LinkedIn — the social platform used by 400 million professionals looking to network or find work — has taken a major tumble in the markets in the last few months over weak financial guidance amid slowing growth. So this week, ahead of its next quarterly earnings on April 28, LinkedIn is shoring up in areas where it’s either already strong or banking on growing more.
Today, LinkedIn launched a vastly overhauled new version of its Recruiter platform, the interface and paid product used by those who mine the company’s database to fill jobs, which makes up a large part of Talent Solutions, LinkedIn’s biggest revenue stream. (The main product is sold on a license basis, with the average price starting at around $8,000 per user annually, the company tells me.)
The new version — first previewed in October last year — includes a new interface and other enhancements, but perhaps most notable is the fact that it will now feature smart search and suggestions of similar candidates. As part of LinkedIn’s artillery of services to woo more paying users (even as prices for those services continue to rise), Recruiter is now being offered as a free upgrade to about 80% of the 41,000 people who already subscribe to Recruiter globally (with the rest to come soon).
LinkedIn appears to have slowed down on its acquisition rush to build out its wider capabilities — it’s been a year now since the acquisition of Lynda for $1.5 billion — but it’s still trying to show investors that growth and diversification are coming. Just yesterday, the company launched its newest mobile app, LinkedIn Students, to capture more younger, university-aged users with a Tinder-like swiped interface that offers a low-pressure LinkedIn experience of some career and leadership essays, a few suggested jobs and tips on improving your profile.
This is the company’s latest attempt to court younger users, which make up only around 22 percent of LinkedIn’s total user base, according to Pew. The Students app arrived at the same time that LinkedIn sunset most of its Student portal, which was initially launched in 2013 and included lowering the minimum age for using the network to 14, along with college-finding tools and job tips, but clearly wasn’t getting enough interest or traction to keep updating it.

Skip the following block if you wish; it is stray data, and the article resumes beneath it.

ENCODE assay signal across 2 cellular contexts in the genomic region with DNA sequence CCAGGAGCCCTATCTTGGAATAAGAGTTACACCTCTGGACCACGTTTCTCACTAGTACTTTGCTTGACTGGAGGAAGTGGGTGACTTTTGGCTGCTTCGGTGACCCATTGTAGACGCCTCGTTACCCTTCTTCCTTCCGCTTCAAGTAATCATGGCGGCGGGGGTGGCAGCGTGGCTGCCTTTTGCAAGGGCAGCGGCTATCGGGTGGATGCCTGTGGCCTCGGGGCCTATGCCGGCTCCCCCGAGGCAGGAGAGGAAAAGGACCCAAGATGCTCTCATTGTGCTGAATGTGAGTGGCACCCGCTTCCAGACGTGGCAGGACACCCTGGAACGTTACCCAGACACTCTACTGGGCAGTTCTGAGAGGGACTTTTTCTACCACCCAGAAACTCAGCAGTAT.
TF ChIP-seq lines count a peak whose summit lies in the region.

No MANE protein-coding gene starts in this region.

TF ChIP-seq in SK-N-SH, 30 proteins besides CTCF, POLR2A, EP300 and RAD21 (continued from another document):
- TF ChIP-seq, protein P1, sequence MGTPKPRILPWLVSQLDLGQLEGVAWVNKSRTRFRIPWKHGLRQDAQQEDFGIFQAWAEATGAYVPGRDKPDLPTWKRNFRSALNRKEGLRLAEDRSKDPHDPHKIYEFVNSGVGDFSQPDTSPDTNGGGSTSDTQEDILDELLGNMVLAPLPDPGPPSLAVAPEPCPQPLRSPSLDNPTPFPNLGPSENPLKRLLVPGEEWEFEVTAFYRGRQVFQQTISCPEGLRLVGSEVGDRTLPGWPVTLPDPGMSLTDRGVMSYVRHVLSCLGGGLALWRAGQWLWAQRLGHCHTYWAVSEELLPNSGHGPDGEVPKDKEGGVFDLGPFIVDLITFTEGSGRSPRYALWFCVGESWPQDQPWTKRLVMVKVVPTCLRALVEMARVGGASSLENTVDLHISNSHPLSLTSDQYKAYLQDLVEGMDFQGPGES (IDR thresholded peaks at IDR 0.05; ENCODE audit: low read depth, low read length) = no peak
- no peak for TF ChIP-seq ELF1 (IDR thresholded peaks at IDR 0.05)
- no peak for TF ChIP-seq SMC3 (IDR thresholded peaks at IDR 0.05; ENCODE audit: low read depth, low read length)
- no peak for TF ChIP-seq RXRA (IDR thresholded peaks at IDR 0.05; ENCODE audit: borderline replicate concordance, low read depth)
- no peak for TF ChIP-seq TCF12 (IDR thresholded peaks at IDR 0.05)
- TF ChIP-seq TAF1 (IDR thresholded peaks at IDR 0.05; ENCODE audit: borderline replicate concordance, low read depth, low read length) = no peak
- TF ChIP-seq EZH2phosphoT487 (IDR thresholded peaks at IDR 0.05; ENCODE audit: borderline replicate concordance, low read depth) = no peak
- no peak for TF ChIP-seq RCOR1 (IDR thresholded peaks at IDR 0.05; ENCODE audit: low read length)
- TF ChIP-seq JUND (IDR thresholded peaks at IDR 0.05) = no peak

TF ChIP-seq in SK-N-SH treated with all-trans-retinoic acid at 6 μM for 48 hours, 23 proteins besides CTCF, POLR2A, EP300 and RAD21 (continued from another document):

Turning back to services that are more established and already bringing in lots of sales, the new Recruiter platform is about bring new users and continuing to attract existing ones to a platform that has not been updated to any significant extent since 2013 — a very long time, considering the many startups that have sprouted up hoping to muscle in on LinkedIn’s stronghold on this market, banked on its own database of hundreds of millions of professionals.
To link up with the company’s wider push to infuse the platform with more intelligence and predictive actions, the company is adding in a new search feature to suggest different job categories, locations, and skills, to better link up what you are looking for with what is in LinkedIn’s database:
The other area that is interesting, and resonant of a once-competing service called Connectifier that LinkedIn has now acquired, is that LinkedIn now gives you the option of looking for candidates across a wider pool by letting you find potential people who share similar profile characteristics with people who you have already rated and decided are good (possibly even existing employees).
(And in case you were wondering, LinkedIn tells me that for now it’s continuing to keep the Connectifier business as a standalone service and is not merging its functionality with that of Recruiter. I don’t expect that to be the case for the long term, though: LinkedIn acquired Connectifier earlier this year, while it started to rebuild Recruiter last year, and possibly even earlier, so may have been a case of being too late to try to turn the ship, so to speak.)
In addition to these two areas, some of the other areas that LinkedIn is also updating include new smart suggestions, which give those who are not Boolean search nerds the ability to choose pre-selected filters, made up of the most common terms, to speed up how you find things, which come up in a column on the left as buttons you can add or remove. After this you can also reorder your prospective hires base on how much they appeal.
Featured Image: jejim/Shutterstock